FarmerGeek's last post on hunting inspired me to write one of my own on the same subject, as I have a lot to say on the subject.
I have hunted my entire life. I started out by following dad around as long as I could without getting bored, then later recived my first .22 rifle and 20 guage shotgun, and I never stopped. We hunted for sport, we hunted just because thats what guys did then, but mostly we hunted out of necessity. Many days hunting were for the sole reason of putting something on the table during the winter when dad was usually layed off, and as I said in a post long ago, I remember a few Thanksgiving mornings when we set off hoping for a pheasant for dinner because we couldn't afford a turkey.
Hunting in engrained in my brain. It is something we ALL always did in the fall and winter; nearly everyone around us did. Hunting was a sport, and hunting was a necessity, plain and simple. My television/sport hero's were Kurt Gowdy, Fred Bair, Bill Dance, and Jerry McKinnis, (the last 2 guys did fishing shows). There was no big golf star, there was no big bicycling star, there was no big swimmer; there were guys like dad and me that loved the outdoors and showed us their adventures and good times. Watching someone hunt pheasants on the western plains or catch 9 pound bass in the south was dream fodder for dad and I. We watched in awe, and learned something from nearly every episode.
Today, hunting is frowned upon by many people in this country. We have the animal rights people, we have the tree huggers, and we have the plain old anti-hunters. I have dealt with many of them over the years, and their logic still makes me shake my head and at times, laugh. I'll give you a few examples:
The HUGE local state park has had a deer population problem for years. I believe the last stats I saw showed 22 deer per square mile. Deer were starving, deer were being hit by vehicles, and deer were eating peoples flowers and gardens. After years of court battles and suits by the anti's, the state got the ok to thin the herd with sharpshooters. ALL shots were to be head shots, guaranteeing an instant kill. They would then have a second person run to the deer and tie a bag over the head, strictly to control blood that some hiker may find. Now......with that being said, here comes the logic of an anti. When this was happening a few years ago, one of the anti's got an interview on the local news. She told the reporter that men were chasing down these poor deer, tying a bag over their head, and suffocating them. Think about that one folks, think hard. Do YOU know anyone that can chase down a whitetail deer and catch it? Ummm yea, thought so. Anti logic-rediculoud, Anti common sense-not a drop.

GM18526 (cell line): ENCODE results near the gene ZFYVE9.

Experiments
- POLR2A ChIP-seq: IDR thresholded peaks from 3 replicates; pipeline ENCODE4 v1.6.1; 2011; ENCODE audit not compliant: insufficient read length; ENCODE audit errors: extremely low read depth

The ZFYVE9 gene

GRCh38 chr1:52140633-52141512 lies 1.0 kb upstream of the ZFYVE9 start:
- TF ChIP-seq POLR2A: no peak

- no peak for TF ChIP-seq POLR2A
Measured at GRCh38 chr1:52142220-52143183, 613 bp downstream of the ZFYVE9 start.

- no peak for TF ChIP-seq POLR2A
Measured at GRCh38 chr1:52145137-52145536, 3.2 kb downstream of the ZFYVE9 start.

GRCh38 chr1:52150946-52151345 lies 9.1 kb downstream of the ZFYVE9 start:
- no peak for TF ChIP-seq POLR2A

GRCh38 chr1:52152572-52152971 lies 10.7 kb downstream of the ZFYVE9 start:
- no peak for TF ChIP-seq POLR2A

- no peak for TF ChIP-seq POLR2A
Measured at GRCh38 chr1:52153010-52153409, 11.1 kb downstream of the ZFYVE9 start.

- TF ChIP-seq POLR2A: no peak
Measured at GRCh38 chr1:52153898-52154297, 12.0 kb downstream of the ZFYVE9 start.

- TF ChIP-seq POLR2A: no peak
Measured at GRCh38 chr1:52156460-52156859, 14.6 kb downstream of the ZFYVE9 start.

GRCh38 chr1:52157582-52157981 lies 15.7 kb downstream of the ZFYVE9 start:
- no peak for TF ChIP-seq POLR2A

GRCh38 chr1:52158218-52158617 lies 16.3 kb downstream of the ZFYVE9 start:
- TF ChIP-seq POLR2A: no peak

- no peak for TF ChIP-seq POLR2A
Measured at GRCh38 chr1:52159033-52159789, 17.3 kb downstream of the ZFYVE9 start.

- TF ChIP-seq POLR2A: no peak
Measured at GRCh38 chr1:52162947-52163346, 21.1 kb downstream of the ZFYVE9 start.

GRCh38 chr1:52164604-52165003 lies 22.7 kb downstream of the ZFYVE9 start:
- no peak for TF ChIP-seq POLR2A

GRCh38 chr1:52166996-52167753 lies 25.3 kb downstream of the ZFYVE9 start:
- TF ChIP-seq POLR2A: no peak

Example 2: My ex-wife never understood why I hunted. Her login was that I didn't HAVE to now, I could just go buy what I wanted. We were arguing one day while I was on the porch cleaning geese, and this is how it went, pretty much word for word:
Her-But you shoot bambi, thumper, rocky the squirrel, etc etc ect
Me-Umm you know those are cartoon characters, right?
Her-I don't know why you want to shoot a deer when you can just go buy beef from the store
Me-What's the difference? I kill a deer and someone else kills the cow?
Her-Because cows are different
Me-Umm....you DO know that at one time, cows roamed the fields just like deer and buffalo?
Me-Yea (insert ex-moron name here), Adam and Eve were in the garden and god dropped down a cow....."MOOOOOOOOOOOOOO eat me!"
Now believe it or not, that answer of "nu-uh" was from a college educated resperitory therapist. I have to admit, that answer was one of the many times I questioned my choice in a bride at the time, lol. Educated? yes. Common sense? No more than a tree stump.
Example 3-Cliff Notes version-A group of guys at a Coon Dog Trial in Pa get a visit from people claiming to be from a large dog food company, and hand out bowls full with big smiles on their faces. Unknown to the hunters, these were animal rights people, and the food they handed out was laced with ground glass. Evidently DOGS don't count as much as raccoon's do, cause, well you know, they were evil hunting dogs that wouldn't eat their tofu and wheat germ dog food from the natural market......bastard dogs anyway.